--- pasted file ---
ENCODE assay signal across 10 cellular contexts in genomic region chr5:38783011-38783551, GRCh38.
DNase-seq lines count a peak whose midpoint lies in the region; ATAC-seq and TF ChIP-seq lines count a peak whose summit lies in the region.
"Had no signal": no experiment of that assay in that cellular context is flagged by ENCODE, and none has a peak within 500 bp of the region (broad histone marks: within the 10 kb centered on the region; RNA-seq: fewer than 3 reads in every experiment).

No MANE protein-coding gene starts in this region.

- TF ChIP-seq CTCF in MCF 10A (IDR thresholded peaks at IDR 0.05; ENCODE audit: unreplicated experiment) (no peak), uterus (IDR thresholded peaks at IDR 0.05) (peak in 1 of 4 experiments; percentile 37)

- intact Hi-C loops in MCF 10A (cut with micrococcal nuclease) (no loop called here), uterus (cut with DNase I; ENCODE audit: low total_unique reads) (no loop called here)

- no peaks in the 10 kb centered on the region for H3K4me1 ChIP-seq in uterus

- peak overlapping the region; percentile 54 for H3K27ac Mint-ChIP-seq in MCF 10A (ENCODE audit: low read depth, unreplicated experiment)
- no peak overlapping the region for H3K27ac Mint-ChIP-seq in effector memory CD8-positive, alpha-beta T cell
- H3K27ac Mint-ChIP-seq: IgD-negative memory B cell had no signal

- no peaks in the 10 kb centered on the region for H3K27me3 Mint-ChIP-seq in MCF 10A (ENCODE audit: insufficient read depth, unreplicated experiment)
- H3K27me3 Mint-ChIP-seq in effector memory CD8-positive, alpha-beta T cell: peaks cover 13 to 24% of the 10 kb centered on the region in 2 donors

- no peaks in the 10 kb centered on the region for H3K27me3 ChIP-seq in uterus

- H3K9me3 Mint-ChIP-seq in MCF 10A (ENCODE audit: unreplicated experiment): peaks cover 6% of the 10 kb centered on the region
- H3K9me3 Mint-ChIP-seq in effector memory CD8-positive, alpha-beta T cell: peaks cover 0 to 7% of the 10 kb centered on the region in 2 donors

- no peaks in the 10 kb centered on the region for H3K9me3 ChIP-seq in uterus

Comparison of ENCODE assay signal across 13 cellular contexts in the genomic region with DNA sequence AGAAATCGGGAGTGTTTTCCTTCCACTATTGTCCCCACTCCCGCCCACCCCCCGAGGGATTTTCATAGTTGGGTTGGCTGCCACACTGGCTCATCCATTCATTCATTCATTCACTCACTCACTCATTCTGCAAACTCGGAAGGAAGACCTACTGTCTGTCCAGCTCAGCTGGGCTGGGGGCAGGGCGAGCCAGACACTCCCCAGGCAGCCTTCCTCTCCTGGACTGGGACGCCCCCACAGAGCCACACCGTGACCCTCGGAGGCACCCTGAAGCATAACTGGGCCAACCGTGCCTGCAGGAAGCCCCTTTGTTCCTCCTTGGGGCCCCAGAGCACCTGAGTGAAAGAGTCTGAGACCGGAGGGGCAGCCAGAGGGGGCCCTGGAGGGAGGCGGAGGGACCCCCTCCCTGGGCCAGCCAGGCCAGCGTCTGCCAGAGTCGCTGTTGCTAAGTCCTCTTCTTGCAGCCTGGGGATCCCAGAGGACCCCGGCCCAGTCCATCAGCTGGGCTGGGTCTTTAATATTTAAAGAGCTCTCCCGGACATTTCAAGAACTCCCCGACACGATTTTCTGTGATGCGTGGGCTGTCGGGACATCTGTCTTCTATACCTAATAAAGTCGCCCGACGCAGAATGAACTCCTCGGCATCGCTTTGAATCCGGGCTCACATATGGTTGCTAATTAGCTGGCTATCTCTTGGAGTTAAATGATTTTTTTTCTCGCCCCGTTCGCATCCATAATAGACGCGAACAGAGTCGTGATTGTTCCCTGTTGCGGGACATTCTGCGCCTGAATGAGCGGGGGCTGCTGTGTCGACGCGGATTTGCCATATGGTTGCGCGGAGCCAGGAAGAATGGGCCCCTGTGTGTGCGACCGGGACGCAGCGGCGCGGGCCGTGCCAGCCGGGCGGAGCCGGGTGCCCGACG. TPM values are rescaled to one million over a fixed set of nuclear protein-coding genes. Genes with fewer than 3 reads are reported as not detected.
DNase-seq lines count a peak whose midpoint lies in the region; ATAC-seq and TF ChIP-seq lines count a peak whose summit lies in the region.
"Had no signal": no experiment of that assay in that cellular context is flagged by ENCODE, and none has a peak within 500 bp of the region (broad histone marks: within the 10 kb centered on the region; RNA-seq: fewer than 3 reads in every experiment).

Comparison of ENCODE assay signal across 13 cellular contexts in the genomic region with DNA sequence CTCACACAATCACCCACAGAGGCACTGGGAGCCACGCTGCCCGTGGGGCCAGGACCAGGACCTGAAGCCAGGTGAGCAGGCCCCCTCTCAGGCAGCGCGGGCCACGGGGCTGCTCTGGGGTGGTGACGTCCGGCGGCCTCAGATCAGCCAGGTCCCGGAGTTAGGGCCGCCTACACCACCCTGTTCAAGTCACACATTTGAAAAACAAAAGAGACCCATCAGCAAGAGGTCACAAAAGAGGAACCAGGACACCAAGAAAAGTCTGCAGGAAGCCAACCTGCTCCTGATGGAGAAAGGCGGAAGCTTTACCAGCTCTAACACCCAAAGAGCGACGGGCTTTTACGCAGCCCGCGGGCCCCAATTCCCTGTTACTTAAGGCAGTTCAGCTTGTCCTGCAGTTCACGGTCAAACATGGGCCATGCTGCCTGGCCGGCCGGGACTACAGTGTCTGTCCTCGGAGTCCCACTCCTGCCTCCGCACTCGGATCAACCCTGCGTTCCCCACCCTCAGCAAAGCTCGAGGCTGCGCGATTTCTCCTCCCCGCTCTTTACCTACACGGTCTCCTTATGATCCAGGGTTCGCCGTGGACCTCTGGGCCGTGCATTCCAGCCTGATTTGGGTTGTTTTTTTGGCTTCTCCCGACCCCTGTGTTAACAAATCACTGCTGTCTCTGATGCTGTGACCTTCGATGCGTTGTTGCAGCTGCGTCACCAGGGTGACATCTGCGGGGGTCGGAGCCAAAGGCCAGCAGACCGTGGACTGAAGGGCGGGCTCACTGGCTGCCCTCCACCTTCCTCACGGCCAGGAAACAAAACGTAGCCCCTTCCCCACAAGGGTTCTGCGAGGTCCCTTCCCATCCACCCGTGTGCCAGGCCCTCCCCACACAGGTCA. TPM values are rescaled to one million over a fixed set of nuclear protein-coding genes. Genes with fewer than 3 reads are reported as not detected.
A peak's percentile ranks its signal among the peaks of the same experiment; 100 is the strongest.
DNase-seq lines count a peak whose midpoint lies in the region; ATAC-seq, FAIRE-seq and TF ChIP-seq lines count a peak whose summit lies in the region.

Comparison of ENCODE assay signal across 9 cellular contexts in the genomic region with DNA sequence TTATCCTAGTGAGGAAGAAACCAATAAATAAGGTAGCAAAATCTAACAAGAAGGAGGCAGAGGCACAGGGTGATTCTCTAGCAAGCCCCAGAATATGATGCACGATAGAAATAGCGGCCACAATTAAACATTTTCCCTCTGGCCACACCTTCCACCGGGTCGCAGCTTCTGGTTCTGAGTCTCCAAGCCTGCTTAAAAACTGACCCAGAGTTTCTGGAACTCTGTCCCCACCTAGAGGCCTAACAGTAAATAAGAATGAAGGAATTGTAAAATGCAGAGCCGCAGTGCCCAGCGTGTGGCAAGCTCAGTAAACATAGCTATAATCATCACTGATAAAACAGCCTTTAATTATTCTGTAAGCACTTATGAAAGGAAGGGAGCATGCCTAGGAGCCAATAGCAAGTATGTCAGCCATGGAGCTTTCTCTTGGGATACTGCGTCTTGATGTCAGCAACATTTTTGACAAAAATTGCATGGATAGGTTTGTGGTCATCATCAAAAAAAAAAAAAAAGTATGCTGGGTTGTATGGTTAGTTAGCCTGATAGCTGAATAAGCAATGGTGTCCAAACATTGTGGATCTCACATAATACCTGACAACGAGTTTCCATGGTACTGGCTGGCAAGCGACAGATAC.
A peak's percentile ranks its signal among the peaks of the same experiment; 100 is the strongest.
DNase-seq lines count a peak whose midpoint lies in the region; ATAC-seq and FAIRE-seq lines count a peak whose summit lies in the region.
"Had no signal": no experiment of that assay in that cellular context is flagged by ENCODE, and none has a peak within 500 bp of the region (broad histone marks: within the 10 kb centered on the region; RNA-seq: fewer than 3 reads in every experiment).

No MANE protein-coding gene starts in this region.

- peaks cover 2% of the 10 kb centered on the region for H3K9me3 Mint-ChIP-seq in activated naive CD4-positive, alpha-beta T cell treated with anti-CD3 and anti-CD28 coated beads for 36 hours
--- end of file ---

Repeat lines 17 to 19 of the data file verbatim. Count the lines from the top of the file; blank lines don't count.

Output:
Comparison of ENCODE assay signal across 13 cellular contexts in the genomic region with DNA sequence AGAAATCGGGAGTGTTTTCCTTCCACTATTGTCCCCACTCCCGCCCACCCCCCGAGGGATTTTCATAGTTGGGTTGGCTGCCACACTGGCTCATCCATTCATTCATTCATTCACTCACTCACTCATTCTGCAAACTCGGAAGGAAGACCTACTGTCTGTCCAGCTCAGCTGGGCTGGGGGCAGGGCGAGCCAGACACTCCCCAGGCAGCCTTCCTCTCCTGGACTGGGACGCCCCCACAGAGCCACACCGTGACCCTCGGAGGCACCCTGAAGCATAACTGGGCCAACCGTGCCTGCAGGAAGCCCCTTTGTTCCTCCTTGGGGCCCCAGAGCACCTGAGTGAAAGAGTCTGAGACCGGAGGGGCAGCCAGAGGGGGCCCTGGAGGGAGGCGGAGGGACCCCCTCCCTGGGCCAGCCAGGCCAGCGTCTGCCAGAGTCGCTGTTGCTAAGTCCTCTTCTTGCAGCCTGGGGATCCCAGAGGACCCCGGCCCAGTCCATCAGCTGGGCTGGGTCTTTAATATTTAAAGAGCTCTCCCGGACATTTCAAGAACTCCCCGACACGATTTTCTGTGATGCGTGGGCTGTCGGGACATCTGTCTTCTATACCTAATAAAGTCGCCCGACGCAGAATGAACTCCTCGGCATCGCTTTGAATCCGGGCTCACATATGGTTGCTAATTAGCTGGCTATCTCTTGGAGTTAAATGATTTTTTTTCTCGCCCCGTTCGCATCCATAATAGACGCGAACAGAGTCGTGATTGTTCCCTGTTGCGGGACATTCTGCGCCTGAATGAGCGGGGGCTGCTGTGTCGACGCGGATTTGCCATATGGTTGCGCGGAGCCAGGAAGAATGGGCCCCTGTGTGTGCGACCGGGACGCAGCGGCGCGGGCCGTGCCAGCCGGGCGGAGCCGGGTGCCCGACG. TPM values are rescaled to one million over a fixed set of nuclear protein-coding genes. Genes with fewer than 3 reads are reported as not detected.
DNase-seq lines count a peak whose midpoint lies in the region; ATAC-seq and TF ChIP-seq lines count a peak whose summit lies in the region.
"Had no signal": no experiment of that assay in that cellular context is flagged by ENCODE, and none has a peak within 500 bp of the region (broad histone marks: within the 10 kb centered on the region; RNA-seq: fewer than 3 reads in every experiment).